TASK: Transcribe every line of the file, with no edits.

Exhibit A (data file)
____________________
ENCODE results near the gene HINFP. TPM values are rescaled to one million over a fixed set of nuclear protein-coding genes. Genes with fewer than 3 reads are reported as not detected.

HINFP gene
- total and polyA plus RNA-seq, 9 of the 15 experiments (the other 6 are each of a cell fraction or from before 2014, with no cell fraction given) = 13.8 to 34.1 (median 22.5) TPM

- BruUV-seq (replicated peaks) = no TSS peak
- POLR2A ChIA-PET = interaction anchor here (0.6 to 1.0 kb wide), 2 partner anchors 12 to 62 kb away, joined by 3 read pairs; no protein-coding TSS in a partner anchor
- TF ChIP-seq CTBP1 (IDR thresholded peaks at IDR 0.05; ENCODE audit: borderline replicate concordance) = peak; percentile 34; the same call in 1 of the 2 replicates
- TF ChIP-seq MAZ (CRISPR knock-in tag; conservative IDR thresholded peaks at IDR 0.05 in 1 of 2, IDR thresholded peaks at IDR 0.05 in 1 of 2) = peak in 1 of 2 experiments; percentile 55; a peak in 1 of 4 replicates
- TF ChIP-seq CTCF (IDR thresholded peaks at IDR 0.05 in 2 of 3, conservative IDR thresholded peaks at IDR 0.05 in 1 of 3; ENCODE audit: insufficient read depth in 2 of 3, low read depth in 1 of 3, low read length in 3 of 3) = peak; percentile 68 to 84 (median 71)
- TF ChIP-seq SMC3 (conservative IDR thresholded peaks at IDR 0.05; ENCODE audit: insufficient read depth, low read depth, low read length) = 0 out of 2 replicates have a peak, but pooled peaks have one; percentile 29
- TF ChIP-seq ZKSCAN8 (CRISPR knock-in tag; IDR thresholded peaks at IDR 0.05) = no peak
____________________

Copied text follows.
ENCODE results near the gene HINFP. TPM values are rescaled to one million over a fixed set of nuclear protein-coding genes. Genes with fewer than 3 reads are reported as not detected.

HINFP gene
- total and polyA plus RNA-seq, 9 of the 15 experiments (the other 6 are each of a cell fraction or from before 2014, with no cell fraction given) = 13.8 to 34.1 (median 22.5) TPM

- BruUV-seq (replicated peaks) = no TSS peak
- POLR2A ChIA-PET = interaction anchor here (0.6 to 1.0 kb wide), 2 partner anchors 12 to 62 kb away, joined by 3 read pairs; no protein-coding TSS in a partner anchor
- TF ChIP-seq CTBP1 (IDR thresholded peaks at IDR 0.05; ENCODE audit: borderline replicate concordance) = peak; percentile 34; the same call in 1 of the 2 replicates
- TF ChIP-seq MAZ (CRISPR knock-in tag; conservative IDR thresholded peaks at IDR 0.05 in 1 of 2, IDR thresholded peaks at IDR 0.05 in 1 of 2) = peak in 1 of 2 experiments; percentile 55; a peak in 1 of 4 replicates
- TF ChIP-seq CTCF (IDR thresholded peaks at IDR 0.05 in 2 of 3, conservative IDR thresholded peaks at IDR 0.05 in 1 of 3; ENCODE audit: insufficient read depth in 2 of 3, low read depth in 1 of 3, low read length in 3 of 3) = peak; percentile 68 to 84 (median 71)
- TF ChIP-seq SMC3 (conservative IDR thresholded peaks at IDR 0.05; ENCODE audit: insufficient read depth, low read depth, low read length) = 0 out of 2 replicates have a peak, but pooled peaks have one; percentile 29
- TF ChIP-seq ZKSCAN8 (CRISPR knock-in tag; IDR thresholded peaks at IDR 0.05) = no peak